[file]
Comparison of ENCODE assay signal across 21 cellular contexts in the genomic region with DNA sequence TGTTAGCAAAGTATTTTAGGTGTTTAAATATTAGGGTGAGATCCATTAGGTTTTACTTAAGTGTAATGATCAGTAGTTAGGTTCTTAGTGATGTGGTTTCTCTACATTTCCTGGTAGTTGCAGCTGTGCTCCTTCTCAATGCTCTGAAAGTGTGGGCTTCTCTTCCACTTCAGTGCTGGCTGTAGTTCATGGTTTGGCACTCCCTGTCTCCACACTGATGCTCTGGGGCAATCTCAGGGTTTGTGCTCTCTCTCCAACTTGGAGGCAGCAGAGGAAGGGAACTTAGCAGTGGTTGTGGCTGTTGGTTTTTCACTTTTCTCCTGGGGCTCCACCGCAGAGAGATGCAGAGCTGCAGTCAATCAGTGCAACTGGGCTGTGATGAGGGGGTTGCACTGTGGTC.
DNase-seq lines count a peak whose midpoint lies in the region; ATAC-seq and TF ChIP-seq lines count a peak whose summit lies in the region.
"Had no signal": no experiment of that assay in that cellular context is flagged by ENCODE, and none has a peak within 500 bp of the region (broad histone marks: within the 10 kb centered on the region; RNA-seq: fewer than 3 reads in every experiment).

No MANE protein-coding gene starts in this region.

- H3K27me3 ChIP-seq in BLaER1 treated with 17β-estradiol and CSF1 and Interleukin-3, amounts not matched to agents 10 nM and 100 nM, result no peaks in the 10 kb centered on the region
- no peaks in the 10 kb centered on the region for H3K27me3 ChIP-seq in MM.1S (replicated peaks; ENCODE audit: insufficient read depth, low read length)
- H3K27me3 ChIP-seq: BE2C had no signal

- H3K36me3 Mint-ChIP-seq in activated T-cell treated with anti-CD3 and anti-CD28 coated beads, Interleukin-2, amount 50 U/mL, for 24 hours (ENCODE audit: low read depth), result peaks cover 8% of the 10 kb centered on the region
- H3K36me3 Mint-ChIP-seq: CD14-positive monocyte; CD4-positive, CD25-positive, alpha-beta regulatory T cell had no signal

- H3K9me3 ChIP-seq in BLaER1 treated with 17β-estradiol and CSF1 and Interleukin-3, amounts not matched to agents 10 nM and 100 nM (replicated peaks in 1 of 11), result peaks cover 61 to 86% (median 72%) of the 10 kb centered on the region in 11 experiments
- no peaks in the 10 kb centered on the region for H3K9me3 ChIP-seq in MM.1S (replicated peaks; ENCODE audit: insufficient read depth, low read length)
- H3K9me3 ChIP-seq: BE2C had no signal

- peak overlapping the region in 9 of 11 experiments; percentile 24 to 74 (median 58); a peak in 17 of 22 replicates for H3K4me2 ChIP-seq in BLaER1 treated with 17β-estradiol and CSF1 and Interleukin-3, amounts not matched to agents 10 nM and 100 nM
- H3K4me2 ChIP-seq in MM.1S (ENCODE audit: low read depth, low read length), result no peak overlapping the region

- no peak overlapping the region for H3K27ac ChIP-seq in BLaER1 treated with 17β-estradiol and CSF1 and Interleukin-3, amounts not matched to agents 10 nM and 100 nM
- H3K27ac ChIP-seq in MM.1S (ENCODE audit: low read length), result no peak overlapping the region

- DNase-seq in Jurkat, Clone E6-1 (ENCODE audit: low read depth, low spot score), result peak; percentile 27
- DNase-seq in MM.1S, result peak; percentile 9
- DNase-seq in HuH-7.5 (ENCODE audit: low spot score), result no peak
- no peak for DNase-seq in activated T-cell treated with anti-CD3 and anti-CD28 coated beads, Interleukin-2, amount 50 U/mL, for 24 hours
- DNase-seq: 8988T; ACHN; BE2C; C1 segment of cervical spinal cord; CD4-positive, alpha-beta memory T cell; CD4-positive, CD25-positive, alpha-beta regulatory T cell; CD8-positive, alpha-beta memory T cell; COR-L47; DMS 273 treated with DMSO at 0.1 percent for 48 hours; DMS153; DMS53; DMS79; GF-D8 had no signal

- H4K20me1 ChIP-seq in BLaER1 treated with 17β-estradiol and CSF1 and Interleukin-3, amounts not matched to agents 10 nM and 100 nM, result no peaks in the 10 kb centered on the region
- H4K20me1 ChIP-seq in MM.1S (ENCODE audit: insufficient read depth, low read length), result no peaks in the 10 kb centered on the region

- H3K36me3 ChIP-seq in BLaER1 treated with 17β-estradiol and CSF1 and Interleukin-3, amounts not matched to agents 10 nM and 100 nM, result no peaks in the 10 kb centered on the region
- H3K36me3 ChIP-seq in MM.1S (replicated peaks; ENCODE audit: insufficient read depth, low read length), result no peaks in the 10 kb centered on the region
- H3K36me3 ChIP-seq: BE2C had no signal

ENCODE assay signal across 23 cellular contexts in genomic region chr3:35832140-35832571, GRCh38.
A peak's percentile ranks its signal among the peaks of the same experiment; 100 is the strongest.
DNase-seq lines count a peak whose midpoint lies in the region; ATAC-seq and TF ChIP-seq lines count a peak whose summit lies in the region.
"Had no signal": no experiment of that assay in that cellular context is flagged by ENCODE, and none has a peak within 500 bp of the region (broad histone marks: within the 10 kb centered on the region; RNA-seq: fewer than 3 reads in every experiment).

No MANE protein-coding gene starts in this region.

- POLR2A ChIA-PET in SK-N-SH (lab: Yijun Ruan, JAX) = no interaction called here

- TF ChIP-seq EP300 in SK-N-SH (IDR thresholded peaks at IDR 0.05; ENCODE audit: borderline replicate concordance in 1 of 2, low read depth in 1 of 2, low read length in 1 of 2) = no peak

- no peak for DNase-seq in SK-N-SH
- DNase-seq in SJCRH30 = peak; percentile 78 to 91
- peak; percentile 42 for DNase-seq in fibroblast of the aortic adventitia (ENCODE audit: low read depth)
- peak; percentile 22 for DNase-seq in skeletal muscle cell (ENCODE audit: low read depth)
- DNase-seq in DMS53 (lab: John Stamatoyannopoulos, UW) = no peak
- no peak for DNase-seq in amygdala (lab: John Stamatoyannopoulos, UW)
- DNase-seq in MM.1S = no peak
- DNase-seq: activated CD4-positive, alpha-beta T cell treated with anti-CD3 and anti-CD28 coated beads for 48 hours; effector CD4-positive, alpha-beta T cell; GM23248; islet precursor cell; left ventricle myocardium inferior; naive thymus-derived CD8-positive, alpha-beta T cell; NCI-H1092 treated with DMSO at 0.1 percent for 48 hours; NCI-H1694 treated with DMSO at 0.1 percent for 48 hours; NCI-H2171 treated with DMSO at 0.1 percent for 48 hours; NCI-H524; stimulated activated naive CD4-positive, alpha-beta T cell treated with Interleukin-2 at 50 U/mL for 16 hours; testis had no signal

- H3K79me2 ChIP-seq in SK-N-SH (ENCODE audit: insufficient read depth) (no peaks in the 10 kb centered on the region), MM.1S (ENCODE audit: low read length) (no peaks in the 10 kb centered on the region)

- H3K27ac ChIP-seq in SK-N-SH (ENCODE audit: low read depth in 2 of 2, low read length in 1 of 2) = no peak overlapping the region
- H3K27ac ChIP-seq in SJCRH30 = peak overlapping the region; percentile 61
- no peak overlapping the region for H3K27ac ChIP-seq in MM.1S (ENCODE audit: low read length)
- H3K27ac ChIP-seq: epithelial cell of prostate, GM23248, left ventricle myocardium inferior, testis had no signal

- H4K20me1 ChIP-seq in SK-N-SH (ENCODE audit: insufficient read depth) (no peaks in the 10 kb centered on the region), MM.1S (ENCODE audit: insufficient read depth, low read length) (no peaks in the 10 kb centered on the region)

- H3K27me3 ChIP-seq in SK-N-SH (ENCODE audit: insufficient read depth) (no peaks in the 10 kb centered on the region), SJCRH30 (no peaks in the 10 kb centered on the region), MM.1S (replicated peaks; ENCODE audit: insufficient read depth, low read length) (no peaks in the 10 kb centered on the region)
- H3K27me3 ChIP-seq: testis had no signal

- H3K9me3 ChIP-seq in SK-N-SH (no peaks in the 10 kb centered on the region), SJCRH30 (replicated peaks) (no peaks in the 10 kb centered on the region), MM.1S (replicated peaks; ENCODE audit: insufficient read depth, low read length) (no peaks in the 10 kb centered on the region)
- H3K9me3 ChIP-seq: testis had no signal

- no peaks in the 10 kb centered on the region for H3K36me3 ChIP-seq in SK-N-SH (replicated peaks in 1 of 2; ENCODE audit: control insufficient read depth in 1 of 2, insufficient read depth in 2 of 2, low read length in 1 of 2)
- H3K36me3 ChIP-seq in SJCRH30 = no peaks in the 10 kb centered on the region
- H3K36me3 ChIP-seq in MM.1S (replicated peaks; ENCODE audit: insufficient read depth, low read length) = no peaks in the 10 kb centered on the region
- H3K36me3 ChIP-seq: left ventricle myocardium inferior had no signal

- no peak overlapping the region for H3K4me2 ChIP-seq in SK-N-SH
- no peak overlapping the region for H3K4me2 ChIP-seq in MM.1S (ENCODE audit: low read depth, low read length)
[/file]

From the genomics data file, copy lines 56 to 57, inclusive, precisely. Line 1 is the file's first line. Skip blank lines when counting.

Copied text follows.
- no peak overlapping the region for H3K4me2 ChIP-seq in SK-N-SH
- no peak overlapping the region for H3K4me2 ChIP-seq in MM.1S (ENCODE audit: low read depth, low read length)